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How does your brain form when you are in your mom's womb?
Question Date: 2019-04-25
Answer 1:

Your brain starts forming very early but it doesn’t look much like a brain to start, it looks like a plate. In the womb, when you’ve gone from a ball of cells to something that looks more like a tiny hot dog, the “neural plate” appears.

This flat structure starts to fold and you then end up looking like a hot dog with a V-shape cut into it. That V then connects at the outer surface and forms a hollow tube called the “neural tube”. At one end of the tube (your future head) the cells that make the brain start dividing like crazy making cell types called neurons and glia. Over time, three different regions of the brain start to take shape:

the forebrain, midbrain, and hindbrain.

There is still a lot to learn about how the brain forms! For example, how do the cells know which regions to make? How do the regions know when to stop growing? How are the connections between neurons initially created? Luckily there are many scientists interested in answering these questions!

Answer 2:

Our brain starts out as layers of cells (cells are the basic biological unit of life).

As this layer becomes thicker and flatter, it forms a plate that then bends and forms a tube that we call the neural tube. Around four weeks of development, this tube closes, and the lower part of the tube then forms the spinal chord as the upper part of the tube starts flex and grow to form the brain - all three parts including the forebrain, the midbrain, and the hindbrain.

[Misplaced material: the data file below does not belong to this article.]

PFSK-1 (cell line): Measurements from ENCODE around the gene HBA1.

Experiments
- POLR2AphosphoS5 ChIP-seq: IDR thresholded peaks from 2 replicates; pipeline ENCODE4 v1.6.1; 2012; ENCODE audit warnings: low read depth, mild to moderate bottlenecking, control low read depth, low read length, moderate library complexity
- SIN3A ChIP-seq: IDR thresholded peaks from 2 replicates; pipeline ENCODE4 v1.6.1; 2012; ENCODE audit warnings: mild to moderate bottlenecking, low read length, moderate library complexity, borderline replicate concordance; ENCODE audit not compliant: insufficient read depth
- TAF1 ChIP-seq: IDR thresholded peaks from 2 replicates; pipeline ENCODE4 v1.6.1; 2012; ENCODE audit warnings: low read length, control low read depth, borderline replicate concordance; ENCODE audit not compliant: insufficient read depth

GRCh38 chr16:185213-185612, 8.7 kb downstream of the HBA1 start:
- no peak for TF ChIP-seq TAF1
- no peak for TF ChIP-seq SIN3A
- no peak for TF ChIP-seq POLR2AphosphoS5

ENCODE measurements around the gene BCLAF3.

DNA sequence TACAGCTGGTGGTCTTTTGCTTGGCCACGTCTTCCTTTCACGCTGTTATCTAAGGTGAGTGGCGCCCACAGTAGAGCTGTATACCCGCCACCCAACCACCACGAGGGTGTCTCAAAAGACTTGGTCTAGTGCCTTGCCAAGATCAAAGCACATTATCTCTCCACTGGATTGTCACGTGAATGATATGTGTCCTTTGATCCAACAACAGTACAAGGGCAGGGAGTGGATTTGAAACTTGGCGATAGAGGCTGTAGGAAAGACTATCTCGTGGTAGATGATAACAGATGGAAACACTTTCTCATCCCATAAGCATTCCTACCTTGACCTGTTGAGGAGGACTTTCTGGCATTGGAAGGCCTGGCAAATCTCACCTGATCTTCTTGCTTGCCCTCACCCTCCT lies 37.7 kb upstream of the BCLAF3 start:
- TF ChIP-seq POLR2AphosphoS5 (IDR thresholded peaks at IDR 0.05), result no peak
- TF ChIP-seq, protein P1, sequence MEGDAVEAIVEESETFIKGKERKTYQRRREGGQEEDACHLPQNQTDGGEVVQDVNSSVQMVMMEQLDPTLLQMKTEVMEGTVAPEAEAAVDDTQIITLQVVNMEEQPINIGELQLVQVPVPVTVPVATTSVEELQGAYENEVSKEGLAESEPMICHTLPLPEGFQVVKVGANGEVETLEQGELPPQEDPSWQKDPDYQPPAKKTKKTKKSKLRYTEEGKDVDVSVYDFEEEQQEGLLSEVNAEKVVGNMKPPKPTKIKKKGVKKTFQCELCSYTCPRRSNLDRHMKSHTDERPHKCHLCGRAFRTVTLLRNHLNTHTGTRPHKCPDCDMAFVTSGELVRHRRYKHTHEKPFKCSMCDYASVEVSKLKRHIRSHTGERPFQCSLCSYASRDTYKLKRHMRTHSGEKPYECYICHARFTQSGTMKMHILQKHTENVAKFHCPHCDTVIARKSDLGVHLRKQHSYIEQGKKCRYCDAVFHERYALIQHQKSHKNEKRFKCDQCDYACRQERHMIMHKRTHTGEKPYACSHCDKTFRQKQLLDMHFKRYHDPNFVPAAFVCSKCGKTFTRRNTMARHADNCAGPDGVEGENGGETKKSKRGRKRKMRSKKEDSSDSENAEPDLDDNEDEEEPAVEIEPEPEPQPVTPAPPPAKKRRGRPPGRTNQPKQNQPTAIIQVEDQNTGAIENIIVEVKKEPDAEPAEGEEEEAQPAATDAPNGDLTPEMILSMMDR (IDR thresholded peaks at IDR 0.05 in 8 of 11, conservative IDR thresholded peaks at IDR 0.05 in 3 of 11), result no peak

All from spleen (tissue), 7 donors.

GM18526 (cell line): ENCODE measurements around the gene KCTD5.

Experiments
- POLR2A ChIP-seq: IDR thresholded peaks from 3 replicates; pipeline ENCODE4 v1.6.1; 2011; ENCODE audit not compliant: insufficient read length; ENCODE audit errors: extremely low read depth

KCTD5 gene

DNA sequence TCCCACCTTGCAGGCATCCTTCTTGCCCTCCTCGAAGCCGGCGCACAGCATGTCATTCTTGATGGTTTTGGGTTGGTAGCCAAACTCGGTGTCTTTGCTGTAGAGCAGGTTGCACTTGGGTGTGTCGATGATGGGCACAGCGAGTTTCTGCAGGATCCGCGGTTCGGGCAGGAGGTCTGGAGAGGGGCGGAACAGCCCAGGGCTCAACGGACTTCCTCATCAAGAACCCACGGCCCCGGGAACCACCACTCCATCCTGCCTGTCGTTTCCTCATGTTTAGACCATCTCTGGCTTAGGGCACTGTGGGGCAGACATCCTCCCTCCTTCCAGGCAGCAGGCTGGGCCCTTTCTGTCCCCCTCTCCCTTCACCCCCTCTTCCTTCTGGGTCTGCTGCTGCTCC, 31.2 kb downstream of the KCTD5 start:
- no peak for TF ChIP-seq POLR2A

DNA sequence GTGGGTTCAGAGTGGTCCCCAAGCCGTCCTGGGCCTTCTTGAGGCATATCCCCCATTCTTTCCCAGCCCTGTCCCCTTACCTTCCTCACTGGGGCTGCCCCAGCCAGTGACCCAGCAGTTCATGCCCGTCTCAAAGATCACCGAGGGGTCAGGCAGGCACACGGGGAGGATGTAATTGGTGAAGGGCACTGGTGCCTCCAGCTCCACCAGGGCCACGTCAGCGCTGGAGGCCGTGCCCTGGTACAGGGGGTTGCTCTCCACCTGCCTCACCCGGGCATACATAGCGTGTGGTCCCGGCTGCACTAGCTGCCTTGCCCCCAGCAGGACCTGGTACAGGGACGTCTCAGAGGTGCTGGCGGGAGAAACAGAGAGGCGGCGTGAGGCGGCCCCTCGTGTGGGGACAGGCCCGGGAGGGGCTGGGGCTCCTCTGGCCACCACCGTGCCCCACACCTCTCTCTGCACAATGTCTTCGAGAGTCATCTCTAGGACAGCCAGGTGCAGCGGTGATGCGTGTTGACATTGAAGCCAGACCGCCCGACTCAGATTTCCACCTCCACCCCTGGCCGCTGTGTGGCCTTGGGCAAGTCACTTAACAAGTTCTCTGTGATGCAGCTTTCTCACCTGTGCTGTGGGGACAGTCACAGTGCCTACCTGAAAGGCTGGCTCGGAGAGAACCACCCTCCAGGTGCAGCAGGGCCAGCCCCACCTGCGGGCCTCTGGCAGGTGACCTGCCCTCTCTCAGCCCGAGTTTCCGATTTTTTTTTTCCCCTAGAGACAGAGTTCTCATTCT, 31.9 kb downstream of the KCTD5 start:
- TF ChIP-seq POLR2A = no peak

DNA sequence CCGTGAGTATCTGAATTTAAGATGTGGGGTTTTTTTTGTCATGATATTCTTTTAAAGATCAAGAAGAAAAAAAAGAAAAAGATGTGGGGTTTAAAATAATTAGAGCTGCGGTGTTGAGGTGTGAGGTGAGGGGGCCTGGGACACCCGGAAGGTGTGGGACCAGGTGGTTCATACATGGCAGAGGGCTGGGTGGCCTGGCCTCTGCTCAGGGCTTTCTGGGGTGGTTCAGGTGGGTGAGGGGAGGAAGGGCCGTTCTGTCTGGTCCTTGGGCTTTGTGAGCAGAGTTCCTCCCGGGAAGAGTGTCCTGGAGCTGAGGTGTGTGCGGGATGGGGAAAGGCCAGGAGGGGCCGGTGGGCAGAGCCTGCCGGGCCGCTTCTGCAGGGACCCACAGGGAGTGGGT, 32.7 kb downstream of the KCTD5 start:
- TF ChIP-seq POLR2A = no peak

These three parts then further divide into 5 parts, where the forebrain divides into 2 and the hindbrain divides into 2 and the midbrain stays as a single part. The forebrain contains what we typically see when we imagine a brain - the two halves. The midbrain is much smaller and tucked "under" the forebrain, while the hindbrain is everything else, including the part that connects the midbrain and forebrain to the spine.

Answer 3:

Your brain forms one cell at a time. The cells divide and divide and change.

The brain starts forming after 5 weeks. At 6-7 weeks, the brain forms into 5 different areas. The brain keeps on growing and changing, especially during weeks 27-30.

This is an interesting website which I give you as a reference. You should read it with your teacher or any grown up because it is too advanced for you:
how the brain forms.

Answer 4:

Your brain forms in the same way as every other organ in your body, by cells dividing at different rates to produce organs of a certain shape and function.

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